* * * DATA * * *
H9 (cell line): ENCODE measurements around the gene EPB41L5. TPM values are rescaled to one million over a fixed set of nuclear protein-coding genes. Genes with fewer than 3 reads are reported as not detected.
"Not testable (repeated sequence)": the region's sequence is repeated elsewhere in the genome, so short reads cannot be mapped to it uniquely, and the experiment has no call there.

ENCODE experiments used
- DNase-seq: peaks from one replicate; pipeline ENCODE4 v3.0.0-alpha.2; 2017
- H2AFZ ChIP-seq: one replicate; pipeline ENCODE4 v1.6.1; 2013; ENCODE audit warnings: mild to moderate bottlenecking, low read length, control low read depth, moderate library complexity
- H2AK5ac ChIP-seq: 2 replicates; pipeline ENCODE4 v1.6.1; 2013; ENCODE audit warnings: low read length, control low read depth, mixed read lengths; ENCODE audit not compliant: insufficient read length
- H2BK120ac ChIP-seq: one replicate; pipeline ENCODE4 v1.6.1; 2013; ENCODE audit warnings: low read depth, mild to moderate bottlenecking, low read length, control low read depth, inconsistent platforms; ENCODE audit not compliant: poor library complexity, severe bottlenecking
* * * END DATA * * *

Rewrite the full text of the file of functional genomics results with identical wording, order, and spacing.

H9 (cell line): ENCODE measurements around the gene EPB41L5. TPM values are rescaled to one million over a fixed set of nuclear protein-coding genes. Genes with fewer than 3 reads are reported as not detected.
"Not testable (repeated sequence)": the region's sequence is repeated elsewhere in the genome, so short reads cannot be mapped to it uniquely, and the experiment has no call there.

ENCODE experiments used
- DNase-seq: peaks from one replicate; pipeline ENCODE4 v3.0.0-alpha.2; 2017
- H2AFZ ChIP-seq: one replicate; pipeline ENCODE4 v1.6.1; 2013; ENCODE audit warnings: mild to moderate bottlenecking, low read length, control low read depth, moderate library complexity
- H2AK5ac ChIP-seq: 2 replicates; pipeline ENCODE4 v1.6.1; 2013; ENCODE audit warnings: low read length, control low read depth, mixed read lengths; ENCODE audit not compliant: insufficient read length
- H2BK120ac ChIP-seq: one replicate; pipeline ENCODE4 v1.6.1; 2013; ENCODE audit warnings: low read depth, mild to moderate bottlenecking, low read length, control low read depth, inconsistent platforms; ENCODE audit not compliant: poor library complexity, severe bottlenecking